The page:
Online tutoring company Cluey Learning is set to make its ASX debut next month, joining remote learning companies such as OpenLearning (ASX:OLL), ReadCloud (ASX:RCL) and 3P Learning (ASX:3PL) in a sector that’s seen strong tailwinds amid the pandemic.

The company is expected to hit the ASX on December 9 with a market cap of $143.5 million after raising $30 million in an IPO at $1.20 a share.

The company says it has has set out to transform education using big data, artificial intelligence and a scaleable platform for delivering quality tutoring.

Classroom learning is much the same as it was 30 years ago, Cluey chief executive Mark Rohald told Stockhead last week.

“It feels very stuck in an industrial model,” he said. “That doesn’t make sense.”

The company has 620 tutors that have over 154,000 sessions since launch in July 2018. It tutors Australian year 2-12 students in live one-on-one and small group sessions.

Rohald said that more than 100,000 datapoints are tracked during each session to improve the learning experience for students and parents.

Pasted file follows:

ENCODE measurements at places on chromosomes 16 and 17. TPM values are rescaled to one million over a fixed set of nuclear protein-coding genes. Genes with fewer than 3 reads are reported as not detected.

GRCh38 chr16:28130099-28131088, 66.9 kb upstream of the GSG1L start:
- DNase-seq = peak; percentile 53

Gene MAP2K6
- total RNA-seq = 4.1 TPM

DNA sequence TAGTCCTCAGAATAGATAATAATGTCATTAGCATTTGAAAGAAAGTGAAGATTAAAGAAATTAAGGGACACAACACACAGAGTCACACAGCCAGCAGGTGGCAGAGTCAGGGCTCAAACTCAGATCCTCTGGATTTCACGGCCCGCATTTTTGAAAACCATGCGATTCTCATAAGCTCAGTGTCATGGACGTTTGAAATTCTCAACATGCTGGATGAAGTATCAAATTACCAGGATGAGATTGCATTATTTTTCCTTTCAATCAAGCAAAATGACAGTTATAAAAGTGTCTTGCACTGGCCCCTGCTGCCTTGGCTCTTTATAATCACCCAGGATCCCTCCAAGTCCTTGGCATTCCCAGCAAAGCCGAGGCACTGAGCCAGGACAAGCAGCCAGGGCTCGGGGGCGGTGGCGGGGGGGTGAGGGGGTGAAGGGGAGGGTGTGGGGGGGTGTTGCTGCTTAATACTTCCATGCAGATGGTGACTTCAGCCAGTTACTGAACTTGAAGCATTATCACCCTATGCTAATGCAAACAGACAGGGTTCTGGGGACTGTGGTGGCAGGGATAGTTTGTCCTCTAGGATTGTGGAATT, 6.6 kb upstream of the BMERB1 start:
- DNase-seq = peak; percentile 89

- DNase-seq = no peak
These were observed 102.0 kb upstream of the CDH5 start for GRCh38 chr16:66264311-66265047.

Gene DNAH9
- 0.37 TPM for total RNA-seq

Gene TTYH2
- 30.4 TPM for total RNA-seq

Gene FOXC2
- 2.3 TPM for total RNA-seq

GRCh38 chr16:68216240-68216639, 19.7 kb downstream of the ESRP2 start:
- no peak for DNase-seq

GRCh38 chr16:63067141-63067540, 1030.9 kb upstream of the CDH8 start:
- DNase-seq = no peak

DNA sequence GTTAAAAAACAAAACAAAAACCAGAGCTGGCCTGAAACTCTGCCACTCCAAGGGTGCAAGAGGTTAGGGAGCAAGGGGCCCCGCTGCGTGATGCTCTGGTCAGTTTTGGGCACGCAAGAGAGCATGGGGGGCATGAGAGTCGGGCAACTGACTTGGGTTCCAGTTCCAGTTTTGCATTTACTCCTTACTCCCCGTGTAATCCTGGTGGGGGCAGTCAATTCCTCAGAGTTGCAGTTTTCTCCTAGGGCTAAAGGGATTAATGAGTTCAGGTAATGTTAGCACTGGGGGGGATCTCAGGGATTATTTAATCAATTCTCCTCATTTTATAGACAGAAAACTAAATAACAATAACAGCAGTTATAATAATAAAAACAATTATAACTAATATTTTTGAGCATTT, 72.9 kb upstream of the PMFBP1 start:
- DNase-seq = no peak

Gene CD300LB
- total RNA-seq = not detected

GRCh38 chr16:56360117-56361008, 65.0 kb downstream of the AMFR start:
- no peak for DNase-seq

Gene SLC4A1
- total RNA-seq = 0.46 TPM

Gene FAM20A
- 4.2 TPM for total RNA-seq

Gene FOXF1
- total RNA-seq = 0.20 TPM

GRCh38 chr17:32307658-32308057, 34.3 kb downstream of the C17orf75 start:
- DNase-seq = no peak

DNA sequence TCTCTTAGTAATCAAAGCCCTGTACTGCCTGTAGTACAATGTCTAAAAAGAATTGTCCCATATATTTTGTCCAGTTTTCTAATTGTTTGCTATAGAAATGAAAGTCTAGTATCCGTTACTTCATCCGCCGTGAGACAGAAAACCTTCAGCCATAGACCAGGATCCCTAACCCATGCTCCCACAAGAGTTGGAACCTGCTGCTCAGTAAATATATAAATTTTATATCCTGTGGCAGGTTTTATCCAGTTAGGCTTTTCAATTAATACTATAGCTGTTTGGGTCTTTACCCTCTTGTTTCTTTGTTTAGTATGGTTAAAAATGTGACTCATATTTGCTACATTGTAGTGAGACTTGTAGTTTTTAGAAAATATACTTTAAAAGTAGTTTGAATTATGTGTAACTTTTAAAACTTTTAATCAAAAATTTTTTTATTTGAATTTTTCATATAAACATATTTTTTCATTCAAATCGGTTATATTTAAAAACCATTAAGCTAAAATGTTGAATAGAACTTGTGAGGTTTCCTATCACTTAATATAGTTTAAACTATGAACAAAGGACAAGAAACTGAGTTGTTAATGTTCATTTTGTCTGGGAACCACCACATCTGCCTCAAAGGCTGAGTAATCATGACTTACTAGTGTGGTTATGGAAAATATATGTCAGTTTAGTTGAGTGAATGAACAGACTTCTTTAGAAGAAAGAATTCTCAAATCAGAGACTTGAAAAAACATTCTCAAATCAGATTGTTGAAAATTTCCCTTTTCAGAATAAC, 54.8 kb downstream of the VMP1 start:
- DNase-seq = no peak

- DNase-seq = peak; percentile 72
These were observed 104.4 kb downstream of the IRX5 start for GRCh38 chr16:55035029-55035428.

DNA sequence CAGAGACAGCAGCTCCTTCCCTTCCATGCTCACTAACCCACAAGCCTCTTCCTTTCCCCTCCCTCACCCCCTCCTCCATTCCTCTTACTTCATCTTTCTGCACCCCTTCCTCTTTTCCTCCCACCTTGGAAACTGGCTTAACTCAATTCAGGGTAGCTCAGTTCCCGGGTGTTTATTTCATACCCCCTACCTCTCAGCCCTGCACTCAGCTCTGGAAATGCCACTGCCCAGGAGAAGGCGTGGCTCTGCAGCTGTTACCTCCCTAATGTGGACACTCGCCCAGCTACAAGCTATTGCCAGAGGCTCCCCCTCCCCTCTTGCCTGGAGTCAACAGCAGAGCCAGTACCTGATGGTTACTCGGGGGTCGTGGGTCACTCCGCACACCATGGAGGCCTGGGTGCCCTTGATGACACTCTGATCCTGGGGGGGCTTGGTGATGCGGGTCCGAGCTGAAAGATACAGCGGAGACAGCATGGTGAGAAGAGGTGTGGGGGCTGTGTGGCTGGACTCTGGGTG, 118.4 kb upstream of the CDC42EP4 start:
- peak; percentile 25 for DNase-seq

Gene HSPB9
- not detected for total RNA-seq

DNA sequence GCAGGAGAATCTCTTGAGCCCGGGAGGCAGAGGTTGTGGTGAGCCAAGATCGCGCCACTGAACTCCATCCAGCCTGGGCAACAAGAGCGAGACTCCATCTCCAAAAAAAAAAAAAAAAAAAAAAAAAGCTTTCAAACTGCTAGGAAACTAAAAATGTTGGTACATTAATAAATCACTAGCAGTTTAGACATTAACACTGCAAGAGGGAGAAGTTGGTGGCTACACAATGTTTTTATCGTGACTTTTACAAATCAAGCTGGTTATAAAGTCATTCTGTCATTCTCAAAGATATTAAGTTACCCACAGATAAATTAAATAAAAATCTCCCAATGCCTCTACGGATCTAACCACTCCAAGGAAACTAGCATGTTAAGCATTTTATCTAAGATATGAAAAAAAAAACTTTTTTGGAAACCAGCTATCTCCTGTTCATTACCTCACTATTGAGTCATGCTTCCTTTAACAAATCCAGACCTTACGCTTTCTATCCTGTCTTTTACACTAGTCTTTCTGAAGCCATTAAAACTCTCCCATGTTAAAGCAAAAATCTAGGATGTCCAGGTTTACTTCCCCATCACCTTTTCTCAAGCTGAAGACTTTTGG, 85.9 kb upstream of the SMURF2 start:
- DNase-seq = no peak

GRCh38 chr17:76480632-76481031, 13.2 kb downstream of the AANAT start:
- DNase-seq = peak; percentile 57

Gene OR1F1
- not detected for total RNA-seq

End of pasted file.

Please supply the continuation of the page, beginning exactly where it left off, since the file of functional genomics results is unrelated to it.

All sessions are recorded for quality-assurance purposes and parents receive regular progress reports.

In a traditional tutoring session, “you have no idea what they’re up to. You pay and you pray,” Rohald said.

The tutoring costs $80 a week for individual sessions or $45 a week for small group sessions, he said.

“It’s affordable to parents, it’s tutoring for the masses, and most of them consume it on an ongoing learning plan,” he said.

Online sessions were up 364 per cent in FY20 compared to FY19, and up 338 per cent in the first quarter of FY21, compared to the previous quarter.

Cluey reported $4.9 million in revenue in FY20, up 441 per cent from the $900,000 it made the year before. It suffered a $16.5 million loss, up from $12 million.

The company is forecasting a 218 per cent revenue growth this financial year.

Cluey might enter the UK market at some point, but that’s at least 12 months away, Rohald said. It sees opportunity in Australia, given that an estimated 40 per cent of the four million schoolchildren here have used or considered using tutoring services.

“We are growing at an enormous rate, and we want to make sure we’re not distracted,” he said.

“It’s a good position to be in, as we just get better and better as we scale faster and faster.”